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Resistance changes based on temperature. So the heater that you're measuring cold will have a significantly different resistance when there is 120v put through it. Additionally, the heater will get hotter when you put 208v through it, and even hotter when 240v is put through it. So you can't assume that resistance is constant.

You want to always use Watts = Volts * Amps when dealing with appliances and anything around the home. In this case, 54A at 208v is 11Kw. If you apply 240v to it, it will still be 11Kw, but now only 47A.

That's another reason that this heater needs to be rated to work with 240v. If not, it won't work as expected and could cause issues since the heating coil will get hotter than expected.

For further reading: Fundamentals of HVACR: Electric Heater Resistance - A Moving Target


Ray - don't worry, physics hasn't changed much since you learned it.
 
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Old 02-21-13, 11:50 AM
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Thanks, Vic for the conformation. Thanks Ednu for the correction.
 
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Old 02-21-13, 11:55 AM
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Well...I guess Furd (who originally posted my quote) is going to have to hold a class for us in another thread....lol.

I'm guessing that a WH might be different from a strip heater as referenced by Zorfdt in the article?
 
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Old 02-21-13, 12:26 PM
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Ray - don't worry, physics hasn't changed much since you learned it
But my mind is like a sieve full of oil and the oil is getting thinner.
 
  #17  
Old 02-21-13, 12:26 PM
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The heaters are not constant power components. Lower voltage will yeald less power. The resistance will change a little but the water temp will keep it very close to a constant resistance.
 
  #18  
Old 02-21-13, 01:20 PM
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Ray he cant get 208 volts from his panel right? Thats from 3 phase? The OP has single phase and is limited to 240v or 120v equipment period, right?
Yes, That's correct. Low-voltage 3-phase power is 120/208V. 120V to neutral and 208V between any two hot phases. Thar's due to the difference in the form of the output from Wye and Delta transformers, but it doesn't matter. The important point for this discussion is the one you stated.
 
  #19  
Old 02-21-13, 01:55 PM
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Yeah here is a 208/240v tankless heater. Page 9 shows amp draw and Kw between the two voltages.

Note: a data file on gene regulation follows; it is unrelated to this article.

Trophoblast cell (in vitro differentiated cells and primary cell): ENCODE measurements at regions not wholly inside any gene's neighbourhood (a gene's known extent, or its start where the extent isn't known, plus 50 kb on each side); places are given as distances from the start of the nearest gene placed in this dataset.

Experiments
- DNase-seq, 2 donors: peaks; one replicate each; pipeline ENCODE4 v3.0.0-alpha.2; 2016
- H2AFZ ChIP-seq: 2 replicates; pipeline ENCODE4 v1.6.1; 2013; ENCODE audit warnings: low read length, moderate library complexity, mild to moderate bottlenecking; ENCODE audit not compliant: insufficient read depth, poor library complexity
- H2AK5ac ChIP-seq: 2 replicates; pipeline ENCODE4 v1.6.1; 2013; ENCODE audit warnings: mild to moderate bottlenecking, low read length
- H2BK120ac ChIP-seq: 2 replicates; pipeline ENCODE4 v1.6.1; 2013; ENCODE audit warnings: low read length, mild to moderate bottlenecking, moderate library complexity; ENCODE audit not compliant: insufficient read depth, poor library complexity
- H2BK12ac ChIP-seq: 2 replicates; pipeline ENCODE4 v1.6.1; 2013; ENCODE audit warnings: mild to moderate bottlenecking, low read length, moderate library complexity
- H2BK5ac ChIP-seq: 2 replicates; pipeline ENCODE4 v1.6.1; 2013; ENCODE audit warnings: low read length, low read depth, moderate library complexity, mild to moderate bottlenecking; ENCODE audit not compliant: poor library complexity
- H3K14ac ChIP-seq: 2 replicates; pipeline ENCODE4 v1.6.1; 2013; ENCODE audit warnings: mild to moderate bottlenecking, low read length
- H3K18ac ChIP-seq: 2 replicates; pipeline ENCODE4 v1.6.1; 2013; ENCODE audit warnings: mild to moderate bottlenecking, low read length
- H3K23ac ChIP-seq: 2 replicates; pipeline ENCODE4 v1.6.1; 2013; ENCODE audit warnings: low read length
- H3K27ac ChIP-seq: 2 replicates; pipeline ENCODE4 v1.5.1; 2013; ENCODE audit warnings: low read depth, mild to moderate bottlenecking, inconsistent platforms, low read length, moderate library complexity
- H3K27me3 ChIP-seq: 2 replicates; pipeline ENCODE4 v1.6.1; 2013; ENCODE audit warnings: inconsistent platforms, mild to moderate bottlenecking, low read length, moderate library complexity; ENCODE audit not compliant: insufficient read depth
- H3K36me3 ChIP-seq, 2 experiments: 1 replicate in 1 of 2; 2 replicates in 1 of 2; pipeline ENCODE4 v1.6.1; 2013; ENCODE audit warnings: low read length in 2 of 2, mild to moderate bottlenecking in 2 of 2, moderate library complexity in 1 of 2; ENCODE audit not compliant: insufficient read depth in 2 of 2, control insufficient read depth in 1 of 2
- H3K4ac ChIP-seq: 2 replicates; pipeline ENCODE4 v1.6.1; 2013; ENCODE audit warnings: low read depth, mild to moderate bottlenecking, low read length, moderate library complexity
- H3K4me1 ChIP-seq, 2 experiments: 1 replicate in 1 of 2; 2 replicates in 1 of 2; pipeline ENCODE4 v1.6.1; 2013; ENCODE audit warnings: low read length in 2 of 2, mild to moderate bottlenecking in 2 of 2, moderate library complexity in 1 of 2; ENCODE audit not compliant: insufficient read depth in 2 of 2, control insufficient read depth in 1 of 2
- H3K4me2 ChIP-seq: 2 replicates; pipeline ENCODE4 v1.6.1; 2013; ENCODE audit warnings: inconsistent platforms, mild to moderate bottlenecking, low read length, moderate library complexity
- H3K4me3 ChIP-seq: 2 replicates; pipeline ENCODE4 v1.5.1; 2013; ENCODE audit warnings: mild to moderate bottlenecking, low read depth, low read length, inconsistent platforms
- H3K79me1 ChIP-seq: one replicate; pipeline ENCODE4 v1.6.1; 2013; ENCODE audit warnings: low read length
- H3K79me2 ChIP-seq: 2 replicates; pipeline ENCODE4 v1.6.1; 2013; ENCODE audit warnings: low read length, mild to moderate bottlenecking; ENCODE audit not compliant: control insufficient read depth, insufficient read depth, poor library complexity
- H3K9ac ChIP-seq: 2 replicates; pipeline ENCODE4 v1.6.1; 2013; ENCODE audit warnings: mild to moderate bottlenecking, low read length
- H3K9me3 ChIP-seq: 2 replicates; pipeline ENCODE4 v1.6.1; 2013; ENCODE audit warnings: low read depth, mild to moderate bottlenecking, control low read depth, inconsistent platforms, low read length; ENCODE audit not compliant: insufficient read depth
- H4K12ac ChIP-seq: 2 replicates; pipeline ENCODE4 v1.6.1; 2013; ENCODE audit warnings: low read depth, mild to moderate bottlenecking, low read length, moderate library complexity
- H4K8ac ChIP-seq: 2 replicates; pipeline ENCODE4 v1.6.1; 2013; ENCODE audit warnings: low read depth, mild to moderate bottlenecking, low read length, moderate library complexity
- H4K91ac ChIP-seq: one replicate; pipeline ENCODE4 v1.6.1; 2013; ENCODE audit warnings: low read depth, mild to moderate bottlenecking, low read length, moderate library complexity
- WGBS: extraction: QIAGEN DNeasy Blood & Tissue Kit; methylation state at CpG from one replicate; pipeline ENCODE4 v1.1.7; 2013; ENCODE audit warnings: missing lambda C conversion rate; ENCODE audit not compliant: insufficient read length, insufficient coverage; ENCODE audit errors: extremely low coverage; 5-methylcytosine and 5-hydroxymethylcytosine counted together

http://www.stiebel-eltron-usa.com/pd...tempraplus.pdf
 
  #20  
Old 02-21-13, 01:58 PM
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Zorfdt, I'm not looking to be argumentative here, but I just can't see how what you state to be correct. I've read the article that you reference and also looked at the temperature coefficient of resistance tables for different materials. I don't see in the article where it states there is a significant difference in resistance based on temperature and the article quotes "Fortunately, the relatively small difference we see in electric strip heaters does not create a substantial problem for us, but it does raise questions when trying to demonstrate Ohmís Law." The temperature coefficient tables show only a miniscule percentage difference in resistance values for most materials per degree Celsius increase.

" You want to always use Watts = Volts * Amps when dealing with appliances and anything around the home. In this case, 54A at 208v is 11Kw. If you apply 240v to it, it will still be 11Kw, but now only 47A."

Unless I read this wrong you appear to state that there is no difference in wattage, but a decrease in amperage if the voltage is increased for the same heater? For the same device to be rated at 47A(240 volt) versus 55A(208 volt) the resistance would need to change from 3.7818 to 5.1063 which is a substantial difference imo and doesn't appear to relate to temperature versus resistance change in the material I see. Granted the difference in voltage from 208 to 240 is only 32 volts, but for that argument to be correct would you also think that putting 120 volts into the same heater would produce 12000 watts? I'm fairly certain that wouldn't be the case.

Lastly isn't the real question here that he is considering using a heater rated 12k watts at 208 volts and 55 amps. Since he obviously doesn't have 208 volts, he's looking to power it with 240 volts and is wondering what that means to his heating capacity and existing circuit.

Edit: I see Ray has posted a document showing differences between voltages on a water heater. Thanks, I didn't mean to beat this to death, just wanted to understand better.

Edit: Oops, that was lawrosa who posted the document, not Ray, sorry.
 

Last edited by ednu99; 02-21-13 at 02:30 PM.
  #21  
Old 02-21-13, 02:19 PM
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Gee, I take some time off and all heck breaks loose.